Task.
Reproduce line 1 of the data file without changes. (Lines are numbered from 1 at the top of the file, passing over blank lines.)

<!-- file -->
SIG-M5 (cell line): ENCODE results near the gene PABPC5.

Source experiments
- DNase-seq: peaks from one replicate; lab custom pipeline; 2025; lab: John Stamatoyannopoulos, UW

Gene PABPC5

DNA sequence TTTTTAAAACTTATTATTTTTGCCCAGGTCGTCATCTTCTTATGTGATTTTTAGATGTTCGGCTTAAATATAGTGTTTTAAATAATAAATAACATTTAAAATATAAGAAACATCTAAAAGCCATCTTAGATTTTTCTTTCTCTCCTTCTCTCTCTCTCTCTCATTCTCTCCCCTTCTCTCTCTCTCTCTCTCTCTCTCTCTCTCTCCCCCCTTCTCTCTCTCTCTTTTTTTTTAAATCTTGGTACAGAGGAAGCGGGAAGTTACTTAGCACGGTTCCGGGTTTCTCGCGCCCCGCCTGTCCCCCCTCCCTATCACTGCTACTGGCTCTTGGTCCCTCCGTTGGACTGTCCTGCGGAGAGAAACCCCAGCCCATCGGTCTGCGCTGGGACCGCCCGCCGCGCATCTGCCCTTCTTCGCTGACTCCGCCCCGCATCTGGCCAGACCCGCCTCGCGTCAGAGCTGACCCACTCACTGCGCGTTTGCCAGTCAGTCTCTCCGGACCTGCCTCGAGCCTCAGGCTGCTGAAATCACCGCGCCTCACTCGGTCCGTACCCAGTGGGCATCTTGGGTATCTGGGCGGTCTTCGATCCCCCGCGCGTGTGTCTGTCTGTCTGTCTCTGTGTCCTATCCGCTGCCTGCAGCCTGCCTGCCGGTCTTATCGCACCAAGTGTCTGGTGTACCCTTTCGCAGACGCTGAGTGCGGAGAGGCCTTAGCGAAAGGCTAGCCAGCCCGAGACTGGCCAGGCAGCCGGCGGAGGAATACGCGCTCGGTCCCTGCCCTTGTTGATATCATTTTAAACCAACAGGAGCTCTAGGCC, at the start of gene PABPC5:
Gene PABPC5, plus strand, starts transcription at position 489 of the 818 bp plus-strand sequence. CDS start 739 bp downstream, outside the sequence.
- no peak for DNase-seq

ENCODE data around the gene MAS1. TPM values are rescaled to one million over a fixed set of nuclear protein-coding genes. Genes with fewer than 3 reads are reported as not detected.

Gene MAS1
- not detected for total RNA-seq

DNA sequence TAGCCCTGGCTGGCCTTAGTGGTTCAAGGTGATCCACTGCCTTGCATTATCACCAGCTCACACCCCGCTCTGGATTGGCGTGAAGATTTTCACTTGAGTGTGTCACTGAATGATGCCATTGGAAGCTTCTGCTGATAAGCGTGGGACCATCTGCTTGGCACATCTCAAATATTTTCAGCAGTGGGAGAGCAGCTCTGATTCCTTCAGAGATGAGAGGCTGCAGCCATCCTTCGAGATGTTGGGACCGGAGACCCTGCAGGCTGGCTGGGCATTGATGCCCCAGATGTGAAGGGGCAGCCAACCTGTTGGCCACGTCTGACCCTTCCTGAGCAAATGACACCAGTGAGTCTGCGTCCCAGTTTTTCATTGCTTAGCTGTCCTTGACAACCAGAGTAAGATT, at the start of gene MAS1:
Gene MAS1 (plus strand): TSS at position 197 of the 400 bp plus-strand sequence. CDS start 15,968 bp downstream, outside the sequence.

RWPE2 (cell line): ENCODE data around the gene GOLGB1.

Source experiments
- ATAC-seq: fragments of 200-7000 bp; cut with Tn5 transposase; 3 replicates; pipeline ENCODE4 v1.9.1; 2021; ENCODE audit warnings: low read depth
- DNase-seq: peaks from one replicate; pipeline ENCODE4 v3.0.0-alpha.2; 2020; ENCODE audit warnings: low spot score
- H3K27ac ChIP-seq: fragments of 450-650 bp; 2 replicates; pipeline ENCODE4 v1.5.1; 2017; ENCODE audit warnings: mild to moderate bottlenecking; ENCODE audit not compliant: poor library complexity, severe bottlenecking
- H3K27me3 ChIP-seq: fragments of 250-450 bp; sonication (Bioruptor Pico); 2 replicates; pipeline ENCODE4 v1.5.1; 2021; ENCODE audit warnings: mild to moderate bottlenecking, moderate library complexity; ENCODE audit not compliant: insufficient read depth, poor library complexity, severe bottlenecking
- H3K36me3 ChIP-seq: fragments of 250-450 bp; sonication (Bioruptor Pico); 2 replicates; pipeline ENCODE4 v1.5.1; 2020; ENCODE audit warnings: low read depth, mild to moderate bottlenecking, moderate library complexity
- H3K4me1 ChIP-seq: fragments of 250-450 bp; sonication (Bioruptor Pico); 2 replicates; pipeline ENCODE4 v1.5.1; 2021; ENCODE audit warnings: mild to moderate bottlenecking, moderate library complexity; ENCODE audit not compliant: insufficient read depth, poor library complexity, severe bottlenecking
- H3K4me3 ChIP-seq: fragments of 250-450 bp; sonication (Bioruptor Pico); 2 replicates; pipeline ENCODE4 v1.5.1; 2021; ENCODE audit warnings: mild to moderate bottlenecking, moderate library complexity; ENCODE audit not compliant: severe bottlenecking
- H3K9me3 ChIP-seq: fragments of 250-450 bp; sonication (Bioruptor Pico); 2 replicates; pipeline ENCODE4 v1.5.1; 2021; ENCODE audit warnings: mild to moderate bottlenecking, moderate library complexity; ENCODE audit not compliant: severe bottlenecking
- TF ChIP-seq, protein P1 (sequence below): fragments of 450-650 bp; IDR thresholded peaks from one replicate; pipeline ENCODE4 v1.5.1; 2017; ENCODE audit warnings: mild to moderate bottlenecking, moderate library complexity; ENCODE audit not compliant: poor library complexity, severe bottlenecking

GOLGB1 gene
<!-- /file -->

SIG-M5 (cell line): ENCODE results near the gene PABPC5.